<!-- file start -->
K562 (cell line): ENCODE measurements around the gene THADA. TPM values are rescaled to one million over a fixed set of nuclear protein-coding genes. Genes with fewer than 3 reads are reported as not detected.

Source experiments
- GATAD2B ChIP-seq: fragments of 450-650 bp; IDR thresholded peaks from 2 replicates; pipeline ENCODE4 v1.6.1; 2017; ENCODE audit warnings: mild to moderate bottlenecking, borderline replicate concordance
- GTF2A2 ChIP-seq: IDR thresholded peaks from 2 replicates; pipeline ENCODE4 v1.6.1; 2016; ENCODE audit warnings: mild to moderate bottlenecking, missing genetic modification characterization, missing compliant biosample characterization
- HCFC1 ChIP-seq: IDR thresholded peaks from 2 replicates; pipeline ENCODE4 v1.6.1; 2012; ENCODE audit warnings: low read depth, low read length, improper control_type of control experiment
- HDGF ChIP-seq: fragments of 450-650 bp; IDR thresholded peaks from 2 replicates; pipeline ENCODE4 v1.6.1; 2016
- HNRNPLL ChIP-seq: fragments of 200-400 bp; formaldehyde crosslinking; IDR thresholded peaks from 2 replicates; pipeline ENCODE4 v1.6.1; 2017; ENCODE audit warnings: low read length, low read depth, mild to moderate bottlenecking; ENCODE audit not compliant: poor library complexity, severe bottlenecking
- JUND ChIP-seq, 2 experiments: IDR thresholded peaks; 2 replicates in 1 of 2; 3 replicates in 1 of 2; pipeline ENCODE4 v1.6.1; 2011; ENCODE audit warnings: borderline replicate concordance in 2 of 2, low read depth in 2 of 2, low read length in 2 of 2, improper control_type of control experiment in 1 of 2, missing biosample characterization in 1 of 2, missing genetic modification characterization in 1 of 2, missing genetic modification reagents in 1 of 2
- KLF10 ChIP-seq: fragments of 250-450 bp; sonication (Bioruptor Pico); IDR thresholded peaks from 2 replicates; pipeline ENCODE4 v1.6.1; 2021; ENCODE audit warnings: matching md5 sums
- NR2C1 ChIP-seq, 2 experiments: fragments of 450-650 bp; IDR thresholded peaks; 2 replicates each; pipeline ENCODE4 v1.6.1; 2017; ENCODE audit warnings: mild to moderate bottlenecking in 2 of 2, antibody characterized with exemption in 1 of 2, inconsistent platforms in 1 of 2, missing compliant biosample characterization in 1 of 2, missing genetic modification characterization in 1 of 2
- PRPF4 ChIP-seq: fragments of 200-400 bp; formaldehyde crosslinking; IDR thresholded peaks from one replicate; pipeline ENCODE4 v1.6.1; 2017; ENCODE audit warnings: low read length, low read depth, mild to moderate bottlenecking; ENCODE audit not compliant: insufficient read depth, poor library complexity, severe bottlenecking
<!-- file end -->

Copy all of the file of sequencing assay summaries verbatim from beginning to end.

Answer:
K562 (cell line): ENCODE measurements around the gene THADA. TPM values are rescaled to one million over a fixed set of nuclear protein-coding genes. Genes with fewer than 3 reads are reported as not detected.

Source experiments
- GATAD2B ChIP-seq: fragments of 450-650 bp; IDR thresholded peaks from 2 replicates; pipeline ENCODE4 v1.6.1; 2017; ENCODE audit warnings: mild to moderate bottlenecking, borderline replicate concordance
- GTF2A2 ChIP-seq: IDR thresholded peaks from 2 replicates; pipeline ENCODE4 v1.6.1; 2016; ENCODE audit warnings: mild to moderate bottlenecking, missing genetic modification characterization, missing compliant biosample characterization
- HCFC1 ChIP-seq: IDR thresholded peaks from 2 replicates; pipeline ENCODE4 v1.6.1; 2012; ENCODE audit warnings: low read depth, low read length, improper control_type of control experiment
- HDGF ChIP-seq: fragments of 450-650 bp; IDR thresholded peaks from 2 replicates; pipeline ENCODE4 v1.6.1; 2016
- HNRNPLL ChIP-seq: fragments of 200-400 bp; formaldehyde crosslinking; IDR thresholded peaks from 2 replicates; pipeline ENCODE4 v1.6.1; 2017; ENCODE audit warnings: low read length, low read depth, mild to moderate bottlenecking; ENCODE audit not compliant: poor library complexity, severe bottlenecking
- JUND ChIP-seq, 2 experiments: IDR thresholded peaks; 2 replicates in 1 of 2; 3 replicates in 1 of 2; pipeline ENCODE4 v1.6.1; 2011; ENCODE audit warnings: borderline replicate concordance in 2 of 2, low read depth in 2 of 2, low read length in 2 of 2, improper control_type of control experiment in 1 of 2, missing biosample characterization in 1 of 2, missing genetic modification characterization in 1 of 2, missing genetic modification reagents in 1 of 2
- KLF10 ChIP-seq: fragments of 250-450 bp; sonication (Bioruptor Pico); IDR thresholded peaks from 2 replicates; pipeline ENCODE4 v1.6.1; 2021; ENCODE audit warnings: matching md5 sums
- NR2C1 ChIP-seq, 2 experiments: fragments of 450-650 bp; IDR thresholded peaks; 2 replicates each; pipeline ENCODE4 v1.6.1; 2017; ENCODE audit warnings: mild to moderate bottlenecking in 2 of 2, antibody characterized with exemption in 1 of 2, inconsistent platforms in 1 of 2, missing compliant biosample characterization in 1 of 2, missing genetic modification characterization in 1 of 2
- PRPF4 ChIP-seq: fragments of 200-400 bp; formaldehyde crosslinking; IDR thresholded peaks from one replicate; pipeline ENCODE4 v1.6.1; 2017; ENCODE audit warnings: low read length, low read depth, mild to moderate bottlenecking; ENCODE audit not compliant: insufficient read depth, poor library complexity, severe bottlenecking